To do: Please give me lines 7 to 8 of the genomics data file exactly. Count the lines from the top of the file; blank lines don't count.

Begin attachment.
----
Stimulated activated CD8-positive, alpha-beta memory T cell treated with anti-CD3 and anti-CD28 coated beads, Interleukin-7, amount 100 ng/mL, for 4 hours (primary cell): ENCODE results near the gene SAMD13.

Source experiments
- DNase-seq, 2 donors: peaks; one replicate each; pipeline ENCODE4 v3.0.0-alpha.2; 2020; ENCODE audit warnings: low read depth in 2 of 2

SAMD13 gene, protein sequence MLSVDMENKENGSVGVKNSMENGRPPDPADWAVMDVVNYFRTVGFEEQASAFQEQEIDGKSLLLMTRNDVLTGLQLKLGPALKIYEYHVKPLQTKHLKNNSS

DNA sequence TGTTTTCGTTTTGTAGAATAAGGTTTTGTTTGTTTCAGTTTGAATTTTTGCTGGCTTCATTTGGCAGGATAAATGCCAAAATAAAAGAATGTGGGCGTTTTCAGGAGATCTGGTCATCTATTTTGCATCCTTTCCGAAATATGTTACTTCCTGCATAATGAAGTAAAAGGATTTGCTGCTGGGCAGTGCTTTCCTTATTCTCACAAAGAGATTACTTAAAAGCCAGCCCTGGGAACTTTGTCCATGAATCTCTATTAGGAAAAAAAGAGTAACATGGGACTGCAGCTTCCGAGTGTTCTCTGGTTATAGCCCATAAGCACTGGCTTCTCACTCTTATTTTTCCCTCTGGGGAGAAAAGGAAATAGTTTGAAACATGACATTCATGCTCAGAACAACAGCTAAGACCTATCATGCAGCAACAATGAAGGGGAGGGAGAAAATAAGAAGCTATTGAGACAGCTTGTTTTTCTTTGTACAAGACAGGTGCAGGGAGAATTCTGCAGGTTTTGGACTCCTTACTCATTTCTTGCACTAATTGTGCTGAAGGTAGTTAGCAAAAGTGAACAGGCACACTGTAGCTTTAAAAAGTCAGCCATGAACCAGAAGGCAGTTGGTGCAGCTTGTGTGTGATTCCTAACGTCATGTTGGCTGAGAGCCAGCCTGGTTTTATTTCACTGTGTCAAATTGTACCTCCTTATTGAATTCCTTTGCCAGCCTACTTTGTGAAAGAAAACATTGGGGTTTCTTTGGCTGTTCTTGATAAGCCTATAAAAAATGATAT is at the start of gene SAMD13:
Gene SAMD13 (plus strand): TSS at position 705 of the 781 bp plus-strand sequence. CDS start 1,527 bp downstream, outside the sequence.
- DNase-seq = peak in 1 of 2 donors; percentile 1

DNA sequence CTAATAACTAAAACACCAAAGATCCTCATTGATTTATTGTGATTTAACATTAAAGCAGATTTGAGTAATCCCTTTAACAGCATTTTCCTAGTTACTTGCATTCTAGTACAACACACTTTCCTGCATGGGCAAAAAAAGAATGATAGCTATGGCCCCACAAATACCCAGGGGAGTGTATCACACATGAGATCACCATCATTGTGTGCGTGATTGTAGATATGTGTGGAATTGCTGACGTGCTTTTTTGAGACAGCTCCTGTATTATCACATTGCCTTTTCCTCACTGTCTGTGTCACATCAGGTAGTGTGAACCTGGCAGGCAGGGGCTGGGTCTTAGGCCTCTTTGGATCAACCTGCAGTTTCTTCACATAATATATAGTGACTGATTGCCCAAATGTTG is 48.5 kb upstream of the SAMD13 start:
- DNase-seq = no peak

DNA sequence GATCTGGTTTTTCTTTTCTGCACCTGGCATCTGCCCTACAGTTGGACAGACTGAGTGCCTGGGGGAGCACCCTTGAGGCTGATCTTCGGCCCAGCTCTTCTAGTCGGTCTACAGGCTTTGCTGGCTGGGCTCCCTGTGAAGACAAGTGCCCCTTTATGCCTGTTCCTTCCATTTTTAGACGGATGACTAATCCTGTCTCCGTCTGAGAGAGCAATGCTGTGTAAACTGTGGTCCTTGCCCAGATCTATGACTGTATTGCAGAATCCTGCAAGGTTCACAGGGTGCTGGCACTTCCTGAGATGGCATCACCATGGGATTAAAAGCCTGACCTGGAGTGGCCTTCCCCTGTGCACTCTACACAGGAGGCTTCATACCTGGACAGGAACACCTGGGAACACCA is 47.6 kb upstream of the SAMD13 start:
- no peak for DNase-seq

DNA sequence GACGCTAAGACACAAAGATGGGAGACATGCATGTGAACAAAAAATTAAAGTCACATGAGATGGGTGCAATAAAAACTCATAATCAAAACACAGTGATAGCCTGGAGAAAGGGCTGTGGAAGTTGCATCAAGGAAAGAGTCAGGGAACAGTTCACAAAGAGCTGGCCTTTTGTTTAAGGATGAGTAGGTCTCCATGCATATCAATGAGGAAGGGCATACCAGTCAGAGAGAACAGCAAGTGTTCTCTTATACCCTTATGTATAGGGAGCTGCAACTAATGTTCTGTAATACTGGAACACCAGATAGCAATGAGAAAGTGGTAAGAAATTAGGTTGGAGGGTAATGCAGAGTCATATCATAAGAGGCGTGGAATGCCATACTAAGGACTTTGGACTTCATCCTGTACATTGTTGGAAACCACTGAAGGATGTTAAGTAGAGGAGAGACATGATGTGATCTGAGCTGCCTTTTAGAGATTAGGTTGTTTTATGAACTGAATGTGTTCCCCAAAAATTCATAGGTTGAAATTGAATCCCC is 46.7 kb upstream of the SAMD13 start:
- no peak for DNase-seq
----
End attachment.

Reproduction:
- DNase-seq = peak in 1 of 2 donors; percentile 1

DNA sequence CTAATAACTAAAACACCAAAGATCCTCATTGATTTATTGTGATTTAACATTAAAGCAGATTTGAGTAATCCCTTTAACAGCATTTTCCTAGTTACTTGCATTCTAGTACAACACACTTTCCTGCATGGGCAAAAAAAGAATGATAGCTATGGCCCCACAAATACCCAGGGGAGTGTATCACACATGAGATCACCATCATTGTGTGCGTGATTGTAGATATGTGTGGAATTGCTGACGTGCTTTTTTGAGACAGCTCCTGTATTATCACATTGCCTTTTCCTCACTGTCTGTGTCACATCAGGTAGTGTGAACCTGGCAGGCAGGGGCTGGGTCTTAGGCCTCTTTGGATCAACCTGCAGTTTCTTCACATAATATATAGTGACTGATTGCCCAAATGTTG is 48.5 kb upstream of the SAMD13 start: